Friday, January 31, 2014

State Senator explores Common Core Standards

By Sheryl Nuxoll, Idaho State Senator District 7

The family is the basic unit of society, the most local unit of government. Parents are the primary educators of their children. Parents may delegate this responsibility to whomever they trust. From the founding of our nation, parents have chosen the type of schooling that best fitted their children’s needs, based on personalities, family lifestyles and beliefs. The schools in our country were varied, having different aspects of education. No school was exactly the same. Choices of education ranged from public, private, parochial, homeschooling, to tutoring.

Let’s look at the Common Core structure to see if it allows the parent to responsibly educate according to each child’s needs.

SBAC is the acronym for the testing system of Idaho Core, made from using federal and private funds to create a multi-state test. SBAC is a form of extreme testing requiring up to 8 hours (7 hours for 3rd grade). The Idaho Department of Education says Idaho needs a nationwide test to compare Idaho students with students across the nation. Is it necessary our children be the “same” throughout the state and nation? Do we want robots: held back if they want to learn more or disinterested due to lack of motivation if they get lost or discouraged? Students need individual attention to reach their full potential.

The SBAC does not provide immediate feedback needed to help the classroom teacher formulate instruction. The main purpose of the test is to give data to statisticians, rather than help teachers and parents. Our nation’s schools and teachers have always taught according to the tests. The SBAC seems to be a tool for policy makers to monitor, control, and manipulate teachers, students and parents. Who is in control—the curriculum companies or the federal administration?

Since school districts cannot opt out of Common Core, what avenue do parents have to change the system? The only curriculum that parents can choose is one that the state provides. SBAC has no process to lodge a complaint or modify the test. Where is the local control in our schools? In fact one of the books on the reading list for high school is a horrible pornographic book “Bluest Eyes”. The state cannot delete it from the list.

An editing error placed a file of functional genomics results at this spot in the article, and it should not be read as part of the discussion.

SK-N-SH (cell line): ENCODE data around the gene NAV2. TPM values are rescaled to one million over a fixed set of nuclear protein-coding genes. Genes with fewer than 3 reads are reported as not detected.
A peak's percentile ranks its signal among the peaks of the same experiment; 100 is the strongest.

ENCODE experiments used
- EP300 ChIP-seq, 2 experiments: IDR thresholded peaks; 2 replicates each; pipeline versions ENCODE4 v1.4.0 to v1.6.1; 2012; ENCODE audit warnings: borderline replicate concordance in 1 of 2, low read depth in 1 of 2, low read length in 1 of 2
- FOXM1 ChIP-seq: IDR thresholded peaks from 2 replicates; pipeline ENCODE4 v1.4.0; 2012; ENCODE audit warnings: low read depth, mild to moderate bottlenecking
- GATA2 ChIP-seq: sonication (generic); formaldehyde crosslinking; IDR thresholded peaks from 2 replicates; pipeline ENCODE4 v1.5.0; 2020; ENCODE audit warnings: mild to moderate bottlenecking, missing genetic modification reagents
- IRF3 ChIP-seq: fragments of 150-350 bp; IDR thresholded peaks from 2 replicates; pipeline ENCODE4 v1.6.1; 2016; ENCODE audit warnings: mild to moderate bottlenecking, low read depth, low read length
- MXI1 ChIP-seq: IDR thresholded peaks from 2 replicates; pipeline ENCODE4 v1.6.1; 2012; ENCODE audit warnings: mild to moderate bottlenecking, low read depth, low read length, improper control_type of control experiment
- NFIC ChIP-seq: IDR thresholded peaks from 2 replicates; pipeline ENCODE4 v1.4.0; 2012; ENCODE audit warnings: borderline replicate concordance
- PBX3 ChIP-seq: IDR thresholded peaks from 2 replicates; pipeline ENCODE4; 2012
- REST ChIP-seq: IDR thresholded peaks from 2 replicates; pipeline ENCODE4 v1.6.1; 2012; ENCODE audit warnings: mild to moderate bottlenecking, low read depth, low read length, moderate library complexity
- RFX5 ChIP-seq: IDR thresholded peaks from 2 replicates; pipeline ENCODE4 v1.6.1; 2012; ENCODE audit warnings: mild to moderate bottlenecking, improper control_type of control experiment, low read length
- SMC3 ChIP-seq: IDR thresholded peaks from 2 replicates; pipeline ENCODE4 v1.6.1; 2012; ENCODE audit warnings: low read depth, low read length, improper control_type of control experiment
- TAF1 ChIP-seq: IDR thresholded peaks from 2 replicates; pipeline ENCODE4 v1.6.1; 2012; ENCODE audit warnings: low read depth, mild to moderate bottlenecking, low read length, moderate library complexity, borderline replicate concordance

Grammar and literature of Idaho Core are eliminating many or large sections of our founding documents and classical literature to substitute informational manuals “to enter the workforce career ready”. In math a student may get more credit for working the problem using an approved process but getting the wrong answer rather than a student using a non-approved process with the correct answer.

SBAC does not take into consideration stages of child development. Since young children learn mostly from memorization, forcing abstract concepts can cause discouragement and lack of motivation. Middle school ages are ready to discuss. SBAC uses a technique where no outside information can be used to write their essays. This could be potentially harmful or discriminatory to young and vulnerable students. They may be required to defend a belief with which they do not morally or politically agree. Will high school students, who like to think and write critically, have the opportunity to make their own judgments? Does it bother you that tests are formatted, not to promote, but to discourage critical thinking when there can be only closed answers to essay tests?

This top-down approach is a utilitarian “readiness for work” mentality. Contact the State Dept of Education if you believe that these inflexible standards treat everyone like a cog in a machine. Testing today determines our country tomorrow.

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